Alan Greenspan’s new book

Brad DeLong reviews Alan Greenspan’s new book:

Alan Greenspan: The Map and the Territory: Risk, Human Nature, and the Future of Forecasting:

The true size of the American subprime problem was hidden for years by the defective bookkeeping of the GSEs…. Not until the summer of 2007 did the full magnitude of the subprime problem begin to become apparent…. Had Fannie and Freddie not existed, a housing bubble could still have taken hold. But had such a bubble developed, it is likely that in and of itself, it would not have wreaked such devastation in late 2008…. Even given the excess[ive MBS holdings] of the GSEs, had the share of financial assets funded by equity been significantly higher in September 2008, arguably the deflation of asset prices would not have fostered a default contagion, if at all, much beyond that of the dot-com boom…”

Lifted from comments on Delong’s post from reader Bloix:

Dean Baker has written about this for several years now:

The beating up on Fannie Mae as the main culprit in this story is similarly short on logic. Fannie Mae and Freddiie Mac lost market share at an incredibly rapid pace in the peak bubble years precisely because they were not buying the worst of the junk. That was going to the private investment banks…

See also Paul Krugman:

During the peak of the housing bubble, Fannie and Freddie basically stopped providing net lending for home purchases, while private securitizers rushed in. Yes, very late in the game FF increased their share of subprime financing, as they tried to play catchup; but that’s really off point. The real question is, who was financing the bubble — and it wasn’t GSEs.

And Mark Thoma, in a lengthy post from 201, complete with quotes and charts:

bakho says

The explosion of ReFiat low interest rates in the 2000s housing bubble and the entry of BigF into the mortgage market increased demand for mortgages. If Mortgage originators did not like Freddie’s term, willing private investors were eager buyers who did not pursue oversight of loan originators. The emergence of a private mortgage market allowed loan originators to “create their own rules” and bypass oversight by Freddie. Originators could market liar loans and other fraud to overeager BigF rubes who failed to provide oversight.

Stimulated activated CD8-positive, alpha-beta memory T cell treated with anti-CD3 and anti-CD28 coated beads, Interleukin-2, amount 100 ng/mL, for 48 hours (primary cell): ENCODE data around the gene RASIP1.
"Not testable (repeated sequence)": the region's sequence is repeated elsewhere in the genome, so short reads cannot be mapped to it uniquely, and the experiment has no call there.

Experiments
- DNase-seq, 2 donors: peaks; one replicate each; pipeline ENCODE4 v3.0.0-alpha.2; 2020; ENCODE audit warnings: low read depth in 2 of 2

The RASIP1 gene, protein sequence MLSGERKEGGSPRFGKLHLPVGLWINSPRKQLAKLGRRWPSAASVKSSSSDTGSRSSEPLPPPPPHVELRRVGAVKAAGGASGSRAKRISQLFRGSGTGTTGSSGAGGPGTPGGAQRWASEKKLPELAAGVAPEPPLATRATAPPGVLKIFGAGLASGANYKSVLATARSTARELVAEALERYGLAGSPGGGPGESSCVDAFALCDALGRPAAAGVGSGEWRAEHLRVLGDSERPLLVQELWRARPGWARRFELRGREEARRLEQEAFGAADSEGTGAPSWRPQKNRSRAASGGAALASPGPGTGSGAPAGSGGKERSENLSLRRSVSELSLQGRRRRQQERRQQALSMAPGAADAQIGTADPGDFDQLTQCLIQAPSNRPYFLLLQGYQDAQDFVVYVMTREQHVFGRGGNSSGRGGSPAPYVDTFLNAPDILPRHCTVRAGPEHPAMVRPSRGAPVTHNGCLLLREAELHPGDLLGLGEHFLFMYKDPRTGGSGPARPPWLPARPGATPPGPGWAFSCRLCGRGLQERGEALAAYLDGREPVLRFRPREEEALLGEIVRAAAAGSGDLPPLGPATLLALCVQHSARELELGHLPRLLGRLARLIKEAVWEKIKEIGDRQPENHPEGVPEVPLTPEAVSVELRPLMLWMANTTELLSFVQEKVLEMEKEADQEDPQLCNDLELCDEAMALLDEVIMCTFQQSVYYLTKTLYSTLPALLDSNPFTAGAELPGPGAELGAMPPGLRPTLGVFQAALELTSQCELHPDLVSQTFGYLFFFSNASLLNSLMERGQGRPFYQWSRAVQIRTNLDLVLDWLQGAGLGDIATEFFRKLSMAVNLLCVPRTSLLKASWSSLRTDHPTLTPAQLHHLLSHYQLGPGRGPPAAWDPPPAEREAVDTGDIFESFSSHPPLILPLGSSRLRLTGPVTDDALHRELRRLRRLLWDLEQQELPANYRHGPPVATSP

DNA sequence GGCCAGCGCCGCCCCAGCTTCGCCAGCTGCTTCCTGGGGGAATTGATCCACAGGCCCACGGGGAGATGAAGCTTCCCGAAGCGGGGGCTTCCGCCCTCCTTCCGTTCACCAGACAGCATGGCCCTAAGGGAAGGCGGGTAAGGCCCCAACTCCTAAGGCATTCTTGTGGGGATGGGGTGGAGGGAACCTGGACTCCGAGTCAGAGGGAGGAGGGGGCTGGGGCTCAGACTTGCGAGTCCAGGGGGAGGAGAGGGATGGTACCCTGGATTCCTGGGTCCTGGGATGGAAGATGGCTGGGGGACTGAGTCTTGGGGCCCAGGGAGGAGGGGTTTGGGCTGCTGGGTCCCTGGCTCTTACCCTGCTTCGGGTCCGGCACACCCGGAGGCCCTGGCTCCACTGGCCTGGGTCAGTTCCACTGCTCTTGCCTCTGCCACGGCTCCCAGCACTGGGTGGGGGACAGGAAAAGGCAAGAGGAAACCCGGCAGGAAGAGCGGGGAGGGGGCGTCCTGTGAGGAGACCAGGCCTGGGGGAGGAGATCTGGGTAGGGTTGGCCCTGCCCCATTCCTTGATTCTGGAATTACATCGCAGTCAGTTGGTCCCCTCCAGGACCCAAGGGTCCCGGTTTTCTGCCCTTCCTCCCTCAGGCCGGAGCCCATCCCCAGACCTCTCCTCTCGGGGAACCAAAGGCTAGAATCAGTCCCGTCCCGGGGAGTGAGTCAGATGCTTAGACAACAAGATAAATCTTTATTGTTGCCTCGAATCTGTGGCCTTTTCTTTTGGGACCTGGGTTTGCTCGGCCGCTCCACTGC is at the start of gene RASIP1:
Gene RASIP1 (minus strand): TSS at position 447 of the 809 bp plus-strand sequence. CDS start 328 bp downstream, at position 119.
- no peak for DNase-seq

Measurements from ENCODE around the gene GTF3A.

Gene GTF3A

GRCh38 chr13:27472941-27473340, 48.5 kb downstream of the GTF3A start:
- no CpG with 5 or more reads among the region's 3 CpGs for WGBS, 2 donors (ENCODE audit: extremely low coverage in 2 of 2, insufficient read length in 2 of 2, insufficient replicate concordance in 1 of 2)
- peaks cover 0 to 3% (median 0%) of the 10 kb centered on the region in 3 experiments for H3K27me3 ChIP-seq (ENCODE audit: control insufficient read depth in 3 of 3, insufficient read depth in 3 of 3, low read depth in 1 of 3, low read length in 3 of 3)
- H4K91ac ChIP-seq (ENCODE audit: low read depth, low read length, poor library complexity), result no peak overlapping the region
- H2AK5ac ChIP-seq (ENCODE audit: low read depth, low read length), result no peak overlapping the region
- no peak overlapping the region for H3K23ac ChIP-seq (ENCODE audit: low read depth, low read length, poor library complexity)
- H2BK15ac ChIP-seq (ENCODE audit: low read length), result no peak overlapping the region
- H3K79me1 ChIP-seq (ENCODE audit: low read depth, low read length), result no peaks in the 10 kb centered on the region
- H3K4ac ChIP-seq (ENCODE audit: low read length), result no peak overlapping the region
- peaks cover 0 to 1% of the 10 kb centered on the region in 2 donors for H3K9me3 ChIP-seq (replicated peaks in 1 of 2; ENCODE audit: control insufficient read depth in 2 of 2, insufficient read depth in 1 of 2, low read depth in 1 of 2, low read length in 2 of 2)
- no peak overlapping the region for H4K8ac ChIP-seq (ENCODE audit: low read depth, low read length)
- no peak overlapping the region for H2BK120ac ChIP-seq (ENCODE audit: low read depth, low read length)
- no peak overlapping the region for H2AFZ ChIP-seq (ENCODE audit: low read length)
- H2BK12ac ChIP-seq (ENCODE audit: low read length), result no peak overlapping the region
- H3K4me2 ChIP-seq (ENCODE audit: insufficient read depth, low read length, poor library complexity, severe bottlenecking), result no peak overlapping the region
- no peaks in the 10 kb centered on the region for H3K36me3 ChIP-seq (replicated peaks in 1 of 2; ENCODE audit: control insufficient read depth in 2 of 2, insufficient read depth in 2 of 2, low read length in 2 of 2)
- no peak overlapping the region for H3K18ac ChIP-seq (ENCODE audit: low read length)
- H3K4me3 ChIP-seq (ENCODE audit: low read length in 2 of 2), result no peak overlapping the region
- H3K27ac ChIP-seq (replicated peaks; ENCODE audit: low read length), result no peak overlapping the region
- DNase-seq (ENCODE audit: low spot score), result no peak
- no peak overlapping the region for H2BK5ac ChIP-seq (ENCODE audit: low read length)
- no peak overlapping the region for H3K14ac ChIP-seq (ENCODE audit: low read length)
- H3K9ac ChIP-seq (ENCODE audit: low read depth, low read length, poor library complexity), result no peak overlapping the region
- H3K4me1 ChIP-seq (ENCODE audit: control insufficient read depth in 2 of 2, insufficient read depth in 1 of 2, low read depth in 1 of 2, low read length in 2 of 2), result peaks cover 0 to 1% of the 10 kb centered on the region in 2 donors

This all happened on the watch of GWBush whose regulators notoriously posed with chainsaws. Under the original law 1992, the executive was supposed to have oversight of Freddie. In the 2000s, there was no bigger cheerleader for “Homeownership at any cost” than GWBush. The failure was the failure to issue new lending standards and lending transparency to protect investors and home buyers as the old regime of control by Freddie failed due to private sector entry into the market. BigF applied the risk of old loan originator standards to the market without due diligence of the changed character of the market and the lack of oversight.

Greenspan did nothing to improve lending regulations. Instead he complained that monetary policy was helpless to address the problem. The reluctance to use any tool but monetary policy has been the biggest failure of economic policy in the 21st century.

Robert Weiler comments:

The point is that their market share in the mid-ninties is irrelevant to the bust because virtually all of the securities created by Fannie and Freddie up the mid 2000’s were conforming loans. 2 things can be equally true; Fannie and Freddie did do extensive lobbying, did cook the books, and were corrupt. They were also laregly irrelevant to the boom and bust. My personal preference would be to end all securitization of mortgages. A bank makes a loan, they should have to hold it. That would end 75% of the probl;em. Breaking up the banks and actually regulating them would fix most of the rest. I’m not convinced that the resulting ‘inefficiency’ raises rates all that much. The fact is that you’ve got trillions of dollars in CDO’s trading hands in what is essentially a zero sum game